4 - 8 Years

Meet the Author

Emily Arnold McCully is the author and illustrator of many unforgettable books, including the Caldecott Medal-winning Mirette on the High Wire, Marvelous Mattie, and Manjiro. She divides her time between New York City and Chatham, New York.


I was born in Galesburg, Illinois, in 1939, but grew up in Garden City, New York. My father was a writer/producer of network radio shows, and my mother had been an actress and singer. Noticing that I was trying to draw people and objects, my mother once said to me, "Why don't you practice that and get it right?" She saw a talent to be developed so that I could support myself when I grew up.

As a child, I doodled and sketched and created my own stories, binding them into books. As class artist in school, I designed posters, backdrops, and programs for concerts and plays. I often visited the Museum of Modern Art in New York City and sketched people sitting on benches in Union Square. The city fueled my ambitions for an active life in the arts, theater, and publishing.

I attended Pembroke College (now part of Brown University), majoring in art history and acting in plays. I also collaborated on an award-winning musical. For years, people stood around me as I drew, marveling that I could reproduce someone or something. If art was a performance, I wanted to try out other roles.

After graduation, I worked as a mat cutter in an advertising agency and earned an M.A. in art history at Columbia University. Realizing I had no future in the advertising agency, I put together a portfolio of drawings and took it around to art directors. Gradually, jobs trickled in, mostly for book covers. Finally, an editor at Harper&Row Junior Books spotted a poster I had done that featured children. I received my first book illustration assignment, which led to another, and so on.

Meanwhile, I wrote fiction and published a short story that was selected for the O. Henry Collection. It was followed by two novels. I was able to try acting again when the chance arose to audition for a friend's play. It opened in Albany and moved to Off Broadway in New York. It was a wonderful experience, but I knew I had to go back to books. I have now written or illustrated more than two hundred books for children.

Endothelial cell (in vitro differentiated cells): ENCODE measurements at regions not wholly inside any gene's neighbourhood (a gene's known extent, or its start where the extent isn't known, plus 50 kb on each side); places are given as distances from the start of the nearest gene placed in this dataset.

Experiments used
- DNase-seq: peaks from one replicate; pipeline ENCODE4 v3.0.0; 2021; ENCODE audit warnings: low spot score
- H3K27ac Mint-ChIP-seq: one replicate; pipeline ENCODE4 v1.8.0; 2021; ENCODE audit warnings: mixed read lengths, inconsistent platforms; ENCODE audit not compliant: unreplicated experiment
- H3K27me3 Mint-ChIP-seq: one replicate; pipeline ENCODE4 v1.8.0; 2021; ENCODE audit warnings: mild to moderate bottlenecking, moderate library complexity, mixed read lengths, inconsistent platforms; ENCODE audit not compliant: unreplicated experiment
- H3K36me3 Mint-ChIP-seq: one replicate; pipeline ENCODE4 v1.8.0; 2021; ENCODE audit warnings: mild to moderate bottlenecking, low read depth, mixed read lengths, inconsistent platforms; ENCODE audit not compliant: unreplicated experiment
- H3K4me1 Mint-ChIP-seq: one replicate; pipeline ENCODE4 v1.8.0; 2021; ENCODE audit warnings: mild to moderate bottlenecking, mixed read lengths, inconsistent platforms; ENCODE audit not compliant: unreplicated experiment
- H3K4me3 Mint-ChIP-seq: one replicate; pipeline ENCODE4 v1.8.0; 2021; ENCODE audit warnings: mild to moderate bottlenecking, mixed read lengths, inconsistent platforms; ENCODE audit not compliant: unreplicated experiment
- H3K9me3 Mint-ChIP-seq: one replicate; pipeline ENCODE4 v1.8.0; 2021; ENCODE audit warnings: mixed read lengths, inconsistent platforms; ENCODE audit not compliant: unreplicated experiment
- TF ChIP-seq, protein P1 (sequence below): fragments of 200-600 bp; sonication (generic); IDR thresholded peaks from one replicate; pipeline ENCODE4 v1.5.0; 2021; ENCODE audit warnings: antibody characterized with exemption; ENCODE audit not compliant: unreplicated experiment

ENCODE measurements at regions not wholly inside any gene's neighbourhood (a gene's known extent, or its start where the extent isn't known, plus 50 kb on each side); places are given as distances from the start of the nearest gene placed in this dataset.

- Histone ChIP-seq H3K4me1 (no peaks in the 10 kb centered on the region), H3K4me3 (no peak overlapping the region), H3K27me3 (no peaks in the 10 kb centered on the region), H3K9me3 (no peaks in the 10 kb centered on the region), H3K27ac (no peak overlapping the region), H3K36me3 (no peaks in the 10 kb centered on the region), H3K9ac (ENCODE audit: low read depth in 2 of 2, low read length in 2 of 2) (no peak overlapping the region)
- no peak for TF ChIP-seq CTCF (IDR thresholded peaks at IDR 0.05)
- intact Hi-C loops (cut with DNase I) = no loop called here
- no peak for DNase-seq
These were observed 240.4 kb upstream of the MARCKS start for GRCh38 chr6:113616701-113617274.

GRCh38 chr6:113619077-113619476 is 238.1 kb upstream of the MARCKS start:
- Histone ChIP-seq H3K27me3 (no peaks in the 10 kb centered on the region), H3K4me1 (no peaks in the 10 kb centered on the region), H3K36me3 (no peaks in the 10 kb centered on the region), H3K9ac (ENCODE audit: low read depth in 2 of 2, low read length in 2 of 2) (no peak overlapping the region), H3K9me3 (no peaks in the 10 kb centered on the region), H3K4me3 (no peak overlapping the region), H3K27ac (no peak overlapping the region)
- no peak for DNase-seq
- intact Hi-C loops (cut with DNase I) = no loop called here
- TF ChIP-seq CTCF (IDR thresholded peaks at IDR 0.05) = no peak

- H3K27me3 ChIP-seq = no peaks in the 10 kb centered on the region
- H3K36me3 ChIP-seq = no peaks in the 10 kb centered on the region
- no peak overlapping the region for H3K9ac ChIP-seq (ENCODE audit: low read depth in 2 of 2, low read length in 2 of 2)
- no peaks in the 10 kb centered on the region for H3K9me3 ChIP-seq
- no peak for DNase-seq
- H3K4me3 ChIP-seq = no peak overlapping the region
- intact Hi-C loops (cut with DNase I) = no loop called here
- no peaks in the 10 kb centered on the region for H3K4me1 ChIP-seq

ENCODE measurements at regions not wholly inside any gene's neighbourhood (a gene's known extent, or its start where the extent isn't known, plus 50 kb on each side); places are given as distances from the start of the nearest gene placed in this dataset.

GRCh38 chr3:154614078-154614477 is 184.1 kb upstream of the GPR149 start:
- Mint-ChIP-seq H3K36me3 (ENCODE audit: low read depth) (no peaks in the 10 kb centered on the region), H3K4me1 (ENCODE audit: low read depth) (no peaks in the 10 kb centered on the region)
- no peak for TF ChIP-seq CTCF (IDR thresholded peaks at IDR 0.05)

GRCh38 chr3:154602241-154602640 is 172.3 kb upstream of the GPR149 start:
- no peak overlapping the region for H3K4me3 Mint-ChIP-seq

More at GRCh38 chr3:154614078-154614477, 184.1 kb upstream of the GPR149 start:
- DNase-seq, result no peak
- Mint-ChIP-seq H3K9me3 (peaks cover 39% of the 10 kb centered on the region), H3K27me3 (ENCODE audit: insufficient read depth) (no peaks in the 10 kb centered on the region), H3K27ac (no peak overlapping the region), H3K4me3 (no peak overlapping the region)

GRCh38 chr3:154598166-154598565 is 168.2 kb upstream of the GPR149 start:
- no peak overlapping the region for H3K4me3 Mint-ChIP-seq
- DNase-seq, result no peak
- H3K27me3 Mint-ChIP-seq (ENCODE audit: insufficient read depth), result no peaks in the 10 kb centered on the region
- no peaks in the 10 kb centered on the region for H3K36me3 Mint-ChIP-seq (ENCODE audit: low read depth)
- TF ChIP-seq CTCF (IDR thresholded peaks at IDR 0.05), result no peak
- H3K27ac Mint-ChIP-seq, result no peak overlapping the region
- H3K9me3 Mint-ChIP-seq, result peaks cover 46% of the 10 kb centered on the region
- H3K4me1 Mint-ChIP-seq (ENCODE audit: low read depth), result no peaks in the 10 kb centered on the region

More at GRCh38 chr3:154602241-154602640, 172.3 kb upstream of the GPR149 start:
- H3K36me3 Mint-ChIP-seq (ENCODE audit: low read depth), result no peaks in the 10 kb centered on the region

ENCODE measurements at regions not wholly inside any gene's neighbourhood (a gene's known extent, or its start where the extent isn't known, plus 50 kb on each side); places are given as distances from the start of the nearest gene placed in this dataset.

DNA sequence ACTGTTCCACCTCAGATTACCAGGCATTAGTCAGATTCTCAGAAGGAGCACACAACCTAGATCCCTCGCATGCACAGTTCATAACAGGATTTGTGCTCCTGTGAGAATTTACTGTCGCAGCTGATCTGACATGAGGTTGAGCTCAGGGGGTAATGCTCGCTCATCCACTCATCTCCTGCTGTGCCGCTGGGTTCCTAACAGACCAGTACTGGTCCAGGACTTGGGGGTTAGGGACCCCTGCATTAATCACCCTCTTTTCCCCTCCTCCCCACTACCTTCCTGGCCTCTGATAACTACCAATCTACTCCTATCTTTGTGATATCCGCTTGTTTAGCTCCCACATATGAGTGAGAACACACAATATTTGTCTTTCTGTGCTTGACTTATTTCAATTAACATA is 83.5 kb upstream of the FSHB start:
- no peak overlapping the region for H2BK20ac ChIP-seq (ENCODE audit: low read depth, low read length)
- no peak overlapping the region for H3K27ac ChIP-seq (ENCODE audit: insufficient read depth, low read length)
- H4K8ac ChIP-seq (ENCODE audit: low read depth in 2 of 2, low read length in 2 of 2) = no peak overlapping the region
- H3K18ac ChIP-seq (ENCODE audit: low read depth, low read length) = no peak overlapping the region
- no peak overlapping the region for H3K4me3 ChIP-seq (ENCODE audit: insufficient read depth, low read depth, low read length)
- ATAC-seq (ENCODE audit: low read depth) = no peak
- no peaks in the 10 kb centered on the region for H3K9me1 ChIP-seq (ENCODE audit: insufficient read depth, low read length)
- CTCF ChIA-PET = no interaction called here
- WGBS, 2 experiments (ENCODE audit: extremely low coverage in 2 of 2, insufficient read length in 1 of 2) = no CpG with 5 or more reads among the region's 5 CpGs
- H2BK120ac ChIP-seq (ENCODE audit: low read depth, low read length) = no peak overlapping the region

My advice for aspiring artists and writers is this: You can't aim to please other people. Do what matters most to you, then hope readers respond.

I believe that books, rather than be palliative or merely instructive, should stir the imagination. I share Isaac Bashevis Singer's belief that children's books are the last refuge of storytelling.

Emily Arnold McCully divides her time between New York City and upstate New York. She has won many awards for her children's books, including the Caldecott Medal for Mirette on the High Wire.

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Wonder Horse 4.7 out of 5 based on 0 ratings. 3 reviews.
Anonymous More than 1 year ago
Another fantastic historical story retold by McCully that captures both parents and children's attention and wonder.  There are great principles and morals of the story as well.  This is a fantastic one for your child's library!
Anonymous More than 1 year ago
Anonymous More than 1 year ago
I love it!